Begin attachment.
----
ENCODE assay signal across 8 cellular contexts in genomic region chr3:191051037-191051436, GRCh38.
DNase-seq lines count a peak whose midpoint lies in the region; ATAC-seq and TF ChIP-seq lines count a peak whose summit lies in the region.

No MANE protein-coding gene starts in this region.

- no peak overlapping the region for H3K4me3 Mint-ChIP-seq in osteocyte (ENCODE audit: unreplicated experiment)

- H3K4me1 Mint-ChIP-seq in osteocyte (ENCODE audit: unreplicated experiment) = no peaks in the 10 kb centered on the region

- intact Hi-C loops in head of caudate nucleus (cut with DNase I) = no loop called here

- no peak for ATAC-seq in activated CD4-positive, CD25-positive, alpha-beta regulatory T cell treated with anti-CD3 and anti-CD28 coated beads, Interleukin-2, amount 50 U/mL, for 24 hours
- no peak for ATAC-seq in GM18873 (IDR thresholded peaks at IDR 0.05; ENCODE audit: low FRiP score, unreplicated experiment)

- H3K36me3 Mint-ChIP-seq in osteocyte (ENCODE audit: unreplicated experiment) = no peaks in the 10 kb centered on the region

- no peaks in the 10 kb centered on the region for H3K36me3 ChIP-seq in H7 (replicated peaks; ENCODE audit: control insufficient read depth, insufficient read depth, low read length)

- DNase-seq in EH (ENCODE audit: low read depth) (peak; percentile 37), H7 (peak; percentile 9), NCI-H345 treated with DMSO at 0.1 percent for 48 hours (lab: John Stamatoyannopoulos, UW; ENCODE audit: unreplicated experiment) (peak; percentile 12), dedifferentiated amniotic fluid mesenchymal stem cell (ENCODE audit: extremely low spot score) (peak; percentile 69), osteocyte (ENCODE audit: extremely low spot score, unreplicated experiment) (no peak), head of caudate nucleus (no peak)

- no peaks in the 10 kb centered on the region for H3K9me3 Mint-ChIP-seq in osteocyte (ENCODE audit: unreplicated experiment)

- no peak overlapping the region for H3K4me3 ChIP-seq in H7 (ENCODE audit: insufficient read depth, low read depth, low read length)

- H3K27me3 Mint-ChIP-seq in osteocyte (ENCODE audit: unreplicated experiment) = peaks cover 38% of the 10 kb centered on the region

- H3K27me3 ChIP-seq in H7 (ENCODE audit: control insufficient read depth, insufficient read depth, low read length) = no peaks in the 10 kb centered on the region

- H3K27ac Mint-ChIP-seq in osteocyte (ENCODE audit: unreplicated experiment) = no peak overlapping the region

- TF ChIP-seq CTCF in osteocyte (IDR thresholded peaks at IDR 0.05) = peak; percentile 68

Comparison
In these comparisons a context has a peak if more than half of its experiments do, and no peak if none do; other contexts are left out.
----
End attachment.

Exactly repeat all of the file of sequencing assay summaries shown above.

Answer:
ENCODE assay signal across 8 cellular contexts in genomic region chr3:191051037-191051436, GRCh38.
DNase-seq lines count a peak whose midpoint lies in the region; ATAC-seq and TF ChIP-seq lines count a peak whose summit lies in the region.

No MANE protein-coding gene starts in this region.

- no peak overlapping the region for H3K4me3 Mint-ChIP-seq in osteocyte (ENCODE audit: unreplicated experiment)

- H3K4me1 Mint-ChIP-seq in osteocyte (ENCODE audit: unreplicated experiment) = no peaks in the 10 kb centered on the region

- intact Hi-C loops in head of caudate nucleus (cut with DNase I) = no loop called here

- no peak for ATAC-seq in activated CD4-positive, CD25-positive, alpha-beta regulatory T cell treated with anti-CD3 and anti-CD28 coated beads, Interleukin-2, amount 50 U/mL, for 24 hours
- no peak for ATAC-seq in GM18873 (IDR thresholded peaks at IDR 0.05; ENCODE audit: low FRiP score, unreplicated experiment)

- H3K36me3 Mint-ChIP-seq in osteocyte (ENCODE audit: unreplicated experiment) = no peaks in the 10 kb centered on the region

- no peaks in the 10 kb centered on the region for H3K36me3 ChIP-seq in H7 (replicated peaks; ENCODE audit: control insufficient read depth, insufficient read depth, low read length)

- DNase-seq in EH (ENCODE audit: low read depth) (peak; percentile 37), H7 (peak; percentile 9), NCI-H345 treated with DMSO at 0.1 percent for 48 hours (lab: John Stamatoyannopoulos, UW; ENCODE audit: unreplicated experiment) (peak; percentile 12), dedifferentiated amniotic fluid mesenchymal stem cell (ENCODE audit: extremely low spot score) (peak; percentile 69), osteocyte (ENCODE audit: extremely low spot score, unreplicated experiment) (no peak), head of caudate nucleus (no peak)

- no peaks in the 10 kb centered on the region for H3K9me3 Mint-ChIP-seq in osteocyte (ENCODE audit: unreplicated experiment)

- no peak overlapping the region for H3K4me3 ChIP-seq in H7 (ENCODE audit: insufficient read depth, low read depth, low read length)

- H3K27me3 Mint-ChIP-seq in osteocyte (ENCODE audit: unreplicated experiment) = peaks cover 38% of the 10 kb centered on the region

- H3K27me3 ChIP-seq in H7 (ENCODE audit: control insufficient read depth, insufficient read depth, low read length) = no peaks in the 10 kb centered on the region

- H3K27ac Mint-ChIP-seq in osteocyte (ENCODE audit: unreplicated experiment) = no peak overlapping the region

- TF ChIP-seq CTCF in osteocyte (IDR thresholded peaks at IDR 0.05) = peak; percentile 68

Comparison
In these comparisons a context has a peak if more than half of its experiments do, and no peak if none do; other contexts are left out.